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Puyallup, Wash. • Charlie and Braden Powell were lowered into the ground Monday just as they had spent most of their lives together: side-by-side as brothers.

The boys, ages 7 and 5, shared a single casket and were surrounded by family members who gathered to offer poignant last tributes in a quiet graveside service.

The boys' maternal grandparents, Chuck and Judy Cox, arrived at Woodbine Cemetery in Puyallup at 10 a.m., driving past rows of purple and blue balloons lining a neighborhood street nearby in honor of the boys.

A group of nine family members gathered around the casket for a dedication, before the boys' aunts handed out Lightening McQueen stickers from the movie "Cars" as well as Spiderman decorations to adorn the sides of the casket.

The boys loved the characters, the family reminisced. But on the outside of the casket, only stickers of their favorite heroes were allowed. Villains from the movies on the sticker sheets were set aside in a conscious effort to keep them away from any more evil, even if the stickers only represented fictional characters.

"Only the good guys," Chuck Cox said, watching his daughters and grandchildren line stickers up neatly across the casket at the service.

The family took several teddy bears nestled in floral displays from the cemetery before leaving — small mementos to remember the boys, who adored stuffed animals.

The Cox family departed and several members of the Powell family — including the boys' aunt, Alina Powell, uncle John Powell, aunt Jennifer Graves, grandmother, Terrica Powell — held their own private gathering at the burial site a short time later.

The Powells held a short service with music and speakers who shared memories. The children's uncle, Kirk Graves, placed a paper boat atop the coffin, a remembrance of a Thanksgiving encounter with his nephew Charlie, who had made a boat as an art project during the holiday.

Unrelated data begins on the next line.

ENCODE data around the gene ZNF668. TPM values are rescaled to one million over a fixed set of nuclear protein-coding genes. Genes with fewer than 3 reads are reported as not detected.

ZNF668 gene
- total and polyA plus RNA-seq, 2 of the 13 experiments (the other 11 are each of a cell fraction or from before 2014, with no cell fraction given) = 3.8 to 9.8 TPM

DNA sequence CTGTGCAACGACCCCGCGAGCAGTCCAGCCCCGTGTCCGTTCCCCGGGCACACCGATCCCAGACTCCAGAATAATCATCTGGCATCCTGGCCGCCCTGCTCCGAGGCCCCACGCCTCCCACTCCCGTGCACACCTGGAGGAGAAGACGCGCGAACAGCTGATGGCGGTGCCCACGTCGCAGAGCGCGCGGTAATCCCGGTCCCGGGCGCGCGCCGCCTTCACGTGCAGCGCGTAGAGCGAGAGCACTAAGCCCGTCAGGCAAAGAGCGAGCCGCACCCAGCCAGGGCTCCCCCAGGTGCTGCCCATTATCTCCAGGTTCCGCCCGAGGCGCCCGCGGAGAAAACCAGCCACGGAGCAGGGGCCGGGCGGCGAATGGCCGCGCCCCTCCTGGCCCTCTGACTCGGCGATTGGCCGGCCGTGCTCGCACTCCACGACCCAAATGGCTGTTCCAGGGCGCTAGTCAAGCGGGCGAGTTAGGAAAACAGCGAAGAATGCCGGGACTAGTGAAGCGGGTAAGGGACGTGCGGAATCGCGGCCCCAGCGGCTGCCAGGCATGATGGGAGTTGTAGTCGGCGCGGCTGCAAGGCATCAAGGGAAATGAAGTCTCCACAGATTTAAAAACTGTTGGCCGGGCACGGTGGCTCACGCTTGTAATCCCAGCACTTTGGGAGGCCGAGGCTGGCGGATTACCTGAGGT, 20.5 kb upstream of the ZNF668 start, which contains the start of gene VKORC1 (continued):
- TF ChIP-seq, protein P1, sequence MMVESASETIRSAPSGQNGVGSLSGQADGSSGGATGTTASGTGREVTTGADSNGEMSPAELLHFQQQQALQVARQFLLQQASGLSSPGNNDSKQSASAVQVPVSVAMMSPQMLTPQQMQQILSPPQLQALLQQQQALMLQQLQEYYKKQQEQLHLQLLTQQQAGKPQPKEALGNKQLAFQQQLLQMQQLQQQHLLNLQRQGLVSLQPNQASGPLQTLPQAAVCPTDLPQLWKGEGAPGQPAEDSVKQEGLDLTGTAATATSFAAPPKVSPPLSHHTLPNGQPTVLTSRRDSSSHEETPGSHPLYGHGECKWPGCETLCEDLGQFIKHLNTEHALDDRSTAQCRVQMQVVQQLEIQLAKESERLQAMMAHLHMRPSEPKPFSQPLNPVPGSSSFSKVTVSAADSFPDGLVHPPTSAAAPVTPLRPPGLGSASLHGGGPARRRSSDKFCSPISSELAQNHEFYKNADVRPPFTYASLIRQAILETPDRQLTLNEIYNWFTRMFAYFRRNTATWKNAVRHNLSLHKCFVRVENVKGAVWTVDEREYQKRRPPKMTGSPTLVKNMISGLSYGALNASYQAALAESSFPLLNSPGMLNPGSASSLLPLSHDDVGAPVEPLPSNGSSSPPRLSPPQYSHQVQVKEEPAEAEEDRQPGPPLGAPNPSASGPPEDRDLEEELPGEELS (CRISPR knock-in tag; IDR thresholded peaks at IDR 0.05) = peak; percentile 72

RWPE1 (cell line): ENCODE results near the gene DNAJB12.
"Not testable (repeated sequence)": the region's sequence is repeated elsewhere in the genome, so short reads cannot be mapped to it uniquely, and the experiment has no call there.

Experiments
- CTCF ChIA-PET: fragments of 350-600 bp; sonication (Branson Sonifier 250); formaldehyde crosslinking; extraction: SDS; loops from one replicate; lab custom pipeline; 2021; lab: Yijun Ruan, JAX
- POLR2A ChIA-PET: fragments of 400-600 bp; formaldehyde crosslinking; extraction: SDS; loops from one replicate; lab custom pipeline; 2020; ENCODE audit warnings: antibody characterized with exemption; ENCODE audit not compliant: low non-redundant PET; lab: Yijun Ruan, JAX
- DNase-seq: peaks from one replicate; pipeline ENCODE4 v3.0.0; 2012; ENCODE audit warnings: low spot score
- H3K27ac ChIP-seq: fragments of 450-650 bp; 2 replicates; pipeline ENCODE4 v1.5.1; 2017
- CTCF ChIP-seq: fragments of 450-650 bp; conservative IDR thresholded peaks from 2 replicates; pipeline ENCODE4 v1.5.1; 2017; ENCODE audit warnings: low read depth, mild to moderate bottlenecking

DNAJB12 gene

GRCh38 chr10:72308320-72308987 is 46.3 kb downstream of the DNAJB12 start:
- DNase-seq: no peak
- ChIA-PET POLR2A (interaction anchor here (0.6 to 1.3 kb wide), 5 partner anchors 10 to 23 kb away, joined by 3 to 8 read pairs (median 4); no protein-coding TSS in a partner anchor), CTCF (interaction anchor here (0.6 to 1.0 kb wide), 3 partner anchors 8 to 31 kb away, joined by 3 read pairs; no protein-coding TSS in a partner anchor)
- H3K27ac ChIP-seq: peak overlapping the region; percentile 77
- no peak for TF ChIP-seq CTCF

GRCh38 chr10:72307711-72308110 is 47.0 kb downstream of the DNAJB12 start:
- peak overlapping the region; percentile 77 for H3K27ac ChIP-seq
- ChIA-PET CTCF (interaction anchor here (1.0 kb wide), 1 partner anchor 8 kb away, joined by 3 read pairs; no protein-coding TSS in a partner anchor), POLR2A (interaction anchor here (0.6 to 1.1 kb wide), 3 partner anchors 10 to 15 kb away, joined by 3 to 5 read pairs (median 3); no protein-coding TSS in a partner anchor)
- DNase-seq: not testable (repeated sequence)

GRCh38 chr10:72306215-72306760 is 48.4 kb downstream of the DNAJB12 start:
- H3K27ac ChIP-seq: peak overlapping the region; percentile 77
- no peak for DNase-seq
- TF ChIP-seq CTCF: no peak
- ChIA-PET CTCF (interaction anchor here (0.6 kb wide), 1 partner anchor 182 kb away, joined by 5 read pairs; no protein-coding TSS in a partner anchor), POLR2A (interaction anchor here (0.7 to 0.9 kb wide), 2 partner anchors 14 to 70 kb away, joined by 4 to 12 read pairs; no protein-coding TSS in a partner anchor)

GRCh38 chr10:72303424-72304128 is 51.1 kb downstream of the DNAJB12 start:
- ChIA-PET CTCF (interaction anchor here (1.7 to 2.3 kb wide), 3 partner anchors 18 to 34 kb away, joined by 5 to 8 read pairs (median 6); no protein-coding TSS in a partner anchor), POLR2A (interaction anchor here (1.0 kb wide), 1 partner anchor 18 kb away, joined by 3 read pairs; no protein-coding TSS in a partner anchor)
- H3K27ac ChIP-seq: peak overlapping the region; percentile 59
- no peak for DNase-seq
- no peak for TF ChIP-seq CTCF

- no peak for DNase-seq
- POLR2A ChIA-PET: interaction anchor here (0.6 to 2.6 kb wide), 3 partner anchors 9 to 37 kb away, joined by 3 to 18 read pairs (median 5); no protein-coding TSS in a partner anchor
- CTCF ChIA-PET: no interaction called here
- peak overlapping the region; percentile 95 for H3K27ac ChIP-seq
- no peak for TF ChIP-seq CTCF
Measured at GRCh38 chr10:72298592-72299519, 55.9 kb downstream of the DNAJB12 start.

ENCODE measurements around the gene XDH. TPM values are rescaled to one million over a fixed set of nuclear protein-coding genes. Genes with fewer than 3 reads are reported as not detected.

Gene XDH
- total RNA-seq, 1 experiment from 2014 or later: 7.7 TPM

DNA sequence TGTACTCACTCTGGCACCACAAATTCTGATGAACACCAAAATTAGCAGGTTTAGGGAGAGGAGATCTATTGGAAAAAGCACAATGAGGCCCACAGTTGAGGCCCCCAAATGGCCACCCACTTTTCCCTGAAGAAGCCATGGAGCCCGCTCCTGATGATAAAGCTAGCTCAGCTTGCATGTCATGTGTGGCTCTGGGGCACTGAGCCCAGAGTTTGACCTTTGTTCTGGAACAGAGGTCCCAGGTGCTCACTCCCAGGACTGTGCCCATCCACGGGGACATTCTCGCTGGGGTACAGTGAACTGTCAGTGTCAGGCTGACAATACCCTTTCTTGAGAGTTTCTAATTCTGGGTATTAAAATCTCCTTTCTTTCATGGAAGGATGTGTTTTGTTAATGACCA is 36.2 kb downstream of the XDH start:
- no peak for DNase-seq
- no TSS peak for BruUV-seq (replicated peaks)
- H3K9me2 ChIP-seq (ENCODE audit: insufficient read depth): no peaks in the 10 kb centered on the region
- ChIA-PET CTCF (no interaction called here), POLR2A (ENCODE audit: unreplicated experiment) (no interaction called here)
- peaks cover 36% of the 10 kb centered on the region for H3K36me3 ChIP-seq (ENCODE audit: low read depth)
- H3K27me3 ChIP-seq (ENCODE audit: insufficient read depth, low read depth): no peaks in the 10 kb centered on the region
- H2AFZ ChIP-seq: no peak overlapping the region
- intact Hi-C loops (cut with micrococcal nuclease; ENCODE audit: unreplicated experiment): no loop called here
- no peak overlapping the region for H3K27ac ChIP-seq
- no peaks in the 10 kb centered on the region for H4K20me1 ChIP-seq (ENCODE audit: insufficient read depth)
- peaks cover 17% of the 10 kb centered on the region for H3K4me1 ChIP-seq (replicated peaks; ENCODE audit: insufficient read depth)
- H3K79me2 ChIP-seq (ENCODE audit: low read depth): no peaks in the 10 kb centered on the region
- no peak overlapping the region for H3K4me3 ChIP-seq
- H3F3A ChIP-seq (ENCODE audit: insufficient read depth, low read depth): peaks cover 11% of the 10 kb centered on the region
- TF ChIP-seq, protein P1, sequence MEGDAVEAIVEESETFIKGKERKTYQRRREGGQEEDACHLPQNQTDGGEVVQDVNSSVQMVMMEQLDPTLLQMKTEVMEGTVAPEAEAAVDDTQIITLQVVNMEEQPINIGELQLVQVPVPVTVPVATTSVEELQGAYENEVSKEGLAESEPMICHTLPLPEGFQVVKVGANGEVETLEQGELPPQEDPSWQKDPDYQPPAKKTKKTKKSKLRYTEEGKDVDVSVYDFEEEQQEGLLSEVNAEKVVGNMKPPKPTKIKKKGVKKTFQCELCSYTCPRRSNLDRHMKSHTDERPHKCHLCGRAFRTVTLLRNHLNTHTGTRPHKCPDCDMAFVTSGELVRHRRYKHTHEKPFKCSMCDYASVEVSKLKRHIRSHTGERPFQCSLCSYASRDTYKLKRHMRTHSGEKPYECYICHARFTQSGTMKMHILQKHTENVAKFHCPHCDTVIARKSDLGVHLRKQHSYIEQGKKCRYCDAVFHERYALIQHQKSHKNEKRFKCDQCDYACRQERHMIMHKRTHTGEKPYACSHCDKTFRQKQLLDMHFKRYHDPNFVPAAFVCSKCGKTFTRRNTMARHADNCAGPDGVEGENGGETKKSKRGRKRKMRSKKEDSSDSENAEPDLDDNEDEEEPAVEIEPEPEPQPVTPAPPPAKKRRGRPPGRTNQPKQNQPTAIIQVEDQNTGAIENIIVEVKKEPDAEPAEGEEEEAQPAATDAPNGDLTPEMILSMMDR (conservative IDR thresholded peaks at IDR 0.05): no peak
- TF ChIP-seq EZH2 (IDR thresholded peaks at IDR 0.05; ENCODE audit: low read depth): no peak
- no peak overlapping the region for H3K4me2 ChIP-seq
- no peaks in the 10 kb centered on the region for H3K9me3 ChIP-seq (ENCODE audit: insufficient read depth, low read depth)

The Coxes later returned to oversee the children's casket being lowered into the ground. The grave is designed to hold an additional casket, if the remains of the boys' mother, Susan Powell, are found.

Missing from her West Valley City home since 2009, Susan Powell is presumed dead by her family, who have also said they believe her husband, Josh Powell, killed her. Josh Powell murdered his sons and took his own life in a gasoline-fueled fire at his Graham-area home.

It's unclear when and if services for the 36-year-old Josh Powell will be held, but it's unlikely he will be buried near his children.

A cousin of the Powell boys, 6-year-old Dakota, asked her mother, Denise Cox, at Monday's burial why there were photos of Charlie and Braden next to the casket, but none of the boys' mother.

"Susan's not in there. Charlie and Braden are in there," Denise Cox told her daughter gently. "We're still looking for Aunt Susan."

After the service Monday, Denise Cox said she is holding on to the good memories of her nephews as she tries to move ahead after the painful loss. She recalled tucking her nephews into bed shortly before their murder, when one of them gave her a bear hug and said "I love you."

"I try to keep thinking of the happy memories," she said. "I'm so glad I had the time with them that I had."

mrogers@sltrib.comTwitter: mrogers_trib —

Landfill search

Investigators searched a Graham-area recycling center based on a tip that Josh Powell dropped off papers there before killing himself and his sons.

Pierce County Sheriff's spokesman Ed Troyer on Monday said officers found a testament with Powell's name on it, some paperback books with his wife's name on them and a Utah map.